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Nerdlocker Movie Review: The Big Sick

Kumail Nanjiani is a likable fella. He’s down-to-earth, quick-witted, and quite funny. I had the pleasure of watching him introduce the boisterous 1993 Indian film, Khal Nayak, at Fantastic Fest last year and his intro was easily the best of the fest (out of 30+ intros). His brand of humor is genuine and accessible, filled with honesty and sarcasm. Nanjiani is a stand-up comedian, a podcast host, a writer, and an actor. He’s had small roles in several movies over the past few years, including The Kings of Summer and Hello, My Name is Doris, but he’s probably best known for playing Dinesh on HBO’s Silicon Valley. His newest project, The Big Sick, is his biggest role yet; Kumail stars as a slightly fictionalized version of himself in a movie he co-wrote with his wife, writer/producer Emily Gordon. The film was inspired by their relationship and real-life events like how they met. (Spoiler- it wasn’t on Tinder.)

The Big Sick is cinematic medicine. It goes down easy and makes you feel good. The wedded scribes crafted an old-fashioned rom-com-dram that consistently brings the laughs and bares its heart. Zoe Kazan plays Emily, and she and Kumail pair well together on-screen, but it is another duo — Nanjiani and Ray Romano — who steal the show. Romano plays Emily’s grizzled, grief-stricken dad to perfection and he’ll probably garner some awards buzz in the best supporting actor category. All of the casting’s solid; Holly Hunter plays Emily’s mother, Indian acting legend Anupam Kher plays Kumail’s father (appearing in his 500th film), Zenobia Shroff plays his mother, and BAFTA winner Adeel Akhtar plays his brother. Michael Showalter (Wet Hot American Summer, Hello, My Name is Doris) provides steady, non-flashy direction, and Judd Apatow and Barry Mendel produced.

The movie follows Kumail, a struggling stand-up comedian/Uber Driver from a traditional Pakistani Muslim family. His mother desperately wants him to marry and she relentlessly tries to set him up with a bride, but Kumail has no interest in an arranged marriage. An interaction with a ‘heckler’ (Emily) at one of his shows turns into a fling, and even though neither of them really wants it to become a thing, there’s no denying their connection. Unforeseen circumstances cause strangers to meet and cultures to clash, and the dramedy (mostly comedy) ensues.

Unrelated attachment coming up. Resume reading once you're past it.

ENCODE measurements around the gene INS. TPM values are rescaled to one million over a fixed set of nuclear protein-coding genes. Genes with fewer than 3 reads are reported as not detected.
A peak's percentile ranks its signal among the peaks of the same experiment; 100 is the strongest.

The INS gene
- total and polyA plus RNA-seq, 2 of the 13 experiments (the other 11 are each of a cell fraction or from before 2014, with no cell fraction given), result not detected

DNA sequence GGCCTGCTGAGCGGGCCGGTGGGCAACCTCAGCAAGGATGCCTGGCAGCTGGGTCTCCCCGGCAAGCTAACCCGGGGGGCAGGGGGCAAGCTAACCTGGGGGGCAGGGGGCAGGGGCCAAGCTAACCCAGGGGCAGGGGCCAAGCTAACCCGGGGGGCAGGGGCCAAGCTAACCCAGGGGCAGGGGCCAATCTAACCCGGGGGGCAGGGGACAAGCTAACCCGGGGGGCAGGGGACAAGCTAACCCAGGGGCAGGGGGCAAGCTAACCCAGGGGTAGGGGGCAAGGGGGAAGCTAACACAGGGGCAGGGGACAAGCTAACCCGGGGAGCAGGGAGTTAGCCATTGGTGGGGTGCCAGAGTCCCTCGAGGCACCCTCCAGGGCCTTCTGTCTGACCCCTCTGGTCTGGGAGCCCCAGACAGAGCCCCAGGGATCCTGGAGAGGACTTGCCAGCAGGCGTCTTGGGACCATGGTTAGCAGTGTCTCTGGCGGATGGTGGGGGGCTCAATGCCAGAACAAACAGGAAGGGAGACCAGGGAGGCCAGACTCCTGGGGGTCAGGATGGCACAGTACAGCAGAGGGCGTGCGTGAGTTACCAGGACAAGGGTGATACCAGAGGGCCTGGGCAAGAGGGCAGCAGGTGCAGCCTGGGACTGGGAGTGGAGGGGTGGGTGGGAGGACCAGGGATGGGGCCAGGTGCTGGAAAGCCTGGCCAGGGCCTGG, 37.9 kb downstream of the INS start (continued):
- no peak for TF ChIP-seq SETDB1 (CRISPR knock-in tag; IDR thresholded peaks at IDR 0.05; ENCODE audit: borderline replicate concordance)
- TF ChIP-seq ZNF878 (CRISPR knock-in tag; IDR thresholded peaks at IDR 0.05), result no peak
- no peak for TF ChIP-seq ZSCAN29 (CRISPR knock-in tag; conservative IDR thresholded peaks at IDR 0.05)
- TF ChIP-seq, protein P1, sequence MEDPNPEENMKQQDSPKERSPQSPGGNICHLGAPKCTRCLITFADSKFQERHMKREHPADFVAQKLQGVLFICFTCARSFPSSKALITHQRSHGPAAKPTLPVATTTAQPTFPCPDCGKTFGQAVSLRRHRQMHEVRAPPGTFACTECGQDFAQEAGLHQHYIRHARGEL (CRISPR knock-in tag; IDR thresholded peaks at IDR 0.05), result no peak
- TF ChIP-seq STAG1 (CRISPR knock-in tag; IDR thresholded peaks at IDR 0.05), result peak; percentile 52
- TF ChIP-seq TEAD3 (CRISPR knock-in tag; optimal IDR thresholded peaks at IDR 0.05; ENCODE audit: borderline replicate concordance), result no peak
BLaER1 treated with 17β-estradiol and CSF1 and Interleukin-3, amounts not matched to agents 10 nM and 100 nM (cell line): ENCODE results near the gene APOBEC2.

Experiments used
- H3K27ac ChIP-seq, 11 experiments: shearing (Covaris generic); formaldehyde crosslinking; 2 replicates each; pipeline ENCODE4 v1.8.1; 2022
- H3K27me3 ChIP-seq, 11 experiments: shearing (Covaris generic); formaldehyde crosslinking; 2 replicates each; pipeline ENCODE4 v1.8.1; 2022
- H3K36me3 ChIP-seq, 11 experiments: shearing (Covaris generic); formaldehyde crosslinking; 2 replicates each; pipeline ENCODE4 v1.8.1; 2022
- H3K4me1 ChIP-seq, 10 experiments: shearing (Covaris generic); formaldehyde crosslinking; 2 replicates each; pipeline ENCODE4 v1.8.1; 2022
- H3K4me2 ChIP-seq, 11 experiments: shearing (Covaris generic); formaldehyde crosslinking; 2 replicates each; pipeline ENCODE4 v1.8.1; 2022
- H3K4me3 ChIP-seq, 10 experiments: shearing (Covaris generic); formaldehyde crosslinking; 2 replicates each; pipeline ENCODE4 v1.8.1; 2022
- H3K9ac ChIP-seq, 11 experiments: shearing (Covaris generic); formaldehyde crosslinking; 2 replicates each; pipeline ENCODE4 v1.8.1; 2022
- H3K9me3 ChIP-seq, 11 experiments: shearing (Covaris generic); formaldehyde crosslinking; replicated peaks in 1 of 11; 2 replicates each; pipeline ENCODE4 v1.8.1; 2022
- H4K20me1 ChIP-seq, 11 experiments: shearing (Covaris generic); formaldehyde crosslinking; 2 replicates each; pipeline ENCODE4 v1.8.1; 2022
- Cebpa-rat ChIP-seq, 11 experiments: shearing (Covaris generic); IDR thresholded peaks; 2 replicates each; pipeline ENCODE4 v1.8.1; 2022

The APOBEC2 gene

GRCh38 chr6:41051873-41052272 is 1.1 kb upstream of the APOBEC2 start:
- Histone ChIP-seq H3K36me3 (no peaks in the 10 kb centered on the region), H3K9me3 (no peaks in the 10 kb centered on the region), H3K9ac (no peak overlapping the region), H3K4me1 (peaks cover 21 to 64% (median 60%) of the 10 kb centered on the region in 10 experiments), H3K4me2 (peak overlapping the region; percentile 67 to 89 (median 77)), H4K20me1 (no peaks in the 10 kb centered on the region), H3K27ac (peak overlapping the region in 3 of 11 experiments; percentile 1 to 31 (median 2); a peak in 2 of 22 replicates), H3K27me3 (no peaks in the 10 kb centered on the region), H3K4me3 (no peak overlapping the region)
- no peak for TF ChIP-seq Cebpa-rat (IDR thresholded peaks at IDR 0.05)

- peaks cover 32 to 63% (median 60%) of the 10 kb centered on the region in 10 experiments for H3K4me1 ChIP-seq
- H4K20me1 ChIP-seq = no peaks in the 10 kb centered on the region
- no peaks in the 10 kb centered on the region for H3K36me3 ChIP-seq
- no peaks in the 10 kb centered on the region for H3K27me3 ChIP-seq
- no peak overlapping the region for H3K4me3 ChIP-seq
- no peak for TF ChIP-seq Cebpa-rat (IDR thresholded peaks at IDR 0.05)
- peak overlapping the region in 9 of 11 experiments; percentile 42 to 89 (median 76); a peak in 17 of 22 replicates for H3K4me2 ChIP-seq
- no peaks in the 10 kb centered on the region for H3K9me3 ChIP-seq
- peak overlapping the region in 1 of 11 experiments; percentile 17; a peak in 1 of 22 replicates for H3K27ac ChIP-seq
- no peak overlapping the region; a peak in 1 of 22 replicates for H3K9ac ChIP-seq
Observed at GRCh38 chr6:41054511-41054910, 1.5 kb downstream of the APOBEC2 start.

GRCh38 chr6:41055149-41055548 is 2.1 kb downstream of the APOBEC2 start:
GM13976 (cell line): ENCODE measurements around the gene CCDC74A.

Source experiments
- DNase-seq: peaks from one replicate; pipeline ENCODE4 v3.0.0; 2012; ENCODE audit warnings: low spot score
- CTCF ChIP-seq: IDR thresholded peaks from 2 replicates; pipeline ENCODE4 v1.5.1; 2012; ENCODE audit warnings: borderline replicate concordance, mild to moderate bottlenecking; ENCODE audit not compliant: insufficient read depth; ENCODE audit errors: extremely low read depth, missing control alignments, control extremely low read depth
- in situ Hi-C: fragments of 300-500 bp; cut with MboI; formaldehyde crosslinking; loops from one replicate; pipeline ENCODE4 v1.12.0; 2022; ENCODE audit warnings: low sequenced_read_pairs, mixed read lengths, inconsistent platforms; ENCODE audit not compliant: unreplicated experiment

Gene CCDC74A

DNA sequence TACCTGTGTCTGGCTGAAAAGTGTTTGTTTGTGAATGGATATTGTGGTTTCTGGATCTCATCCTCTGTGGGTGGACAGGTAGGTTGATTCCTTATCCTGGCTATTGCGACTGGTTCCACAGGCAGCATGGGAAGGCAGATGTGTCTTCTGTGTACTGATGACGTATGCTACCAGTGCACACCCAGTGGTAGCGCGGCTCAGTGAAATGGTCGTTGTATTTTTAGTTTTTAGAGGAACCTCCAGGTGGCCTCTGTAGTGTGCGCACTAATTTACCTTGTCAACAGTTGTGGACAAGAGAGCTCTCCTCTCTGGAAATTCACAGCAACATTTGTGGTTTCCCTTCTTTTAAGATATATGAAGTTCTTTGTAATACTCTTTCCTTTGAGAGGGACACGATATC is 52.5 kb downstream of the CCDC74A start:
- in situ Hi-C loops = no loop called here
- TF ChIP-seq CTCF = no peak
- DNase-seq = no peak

In a lot of ways, The Big Sick, reminded me of Gillian Robespierre’s 2014 film, Obvious Child, starring comedian/actress Jenny Slate. Both films do a great job of balancing humor with drama while remaining entertaining and maintaining a high level of realism. Both films are powered by and take on the personality of their comedic centerpiece. Both films deal with serious subject matter that isn’t typically associated with romantic comedies, but still exude a quirky charm and honest tenderness. (Come to think of it, Kumail Nanjiani and Jenny Slate should star in something together. They’d make a fun pair.)

Even though The Big Sick is refreshingly authentic, and despite the fact that it’s inspired by real-life events, something about it still feels a little constructed, or by-the-numbers. After the general premise is laid out, the movie plays out quite predictably and it hits the same dramatic beats as some lesser, more-formulaic rom-coms. The good far outweighs the bad, however, and the movie’s witty script and complex characters are a breath of fresh air amongst the slate of summer spectacle. Go getchya some cinematic medicine.

4 out of 5 Nerdskulls

The Big Sick is now playing in theaters.

Check out the menu inspired by The Big Sick, now available at Alamo Drafthouse Cinemas.

Trailer:

Stills:



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Check out the Critics Circle on Radio Brave, the Houston Film Critics Society’s weekly program.



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Salty Winters once said, "Everything I learned I learned from the movies." He was quoting Audrey Hepburn.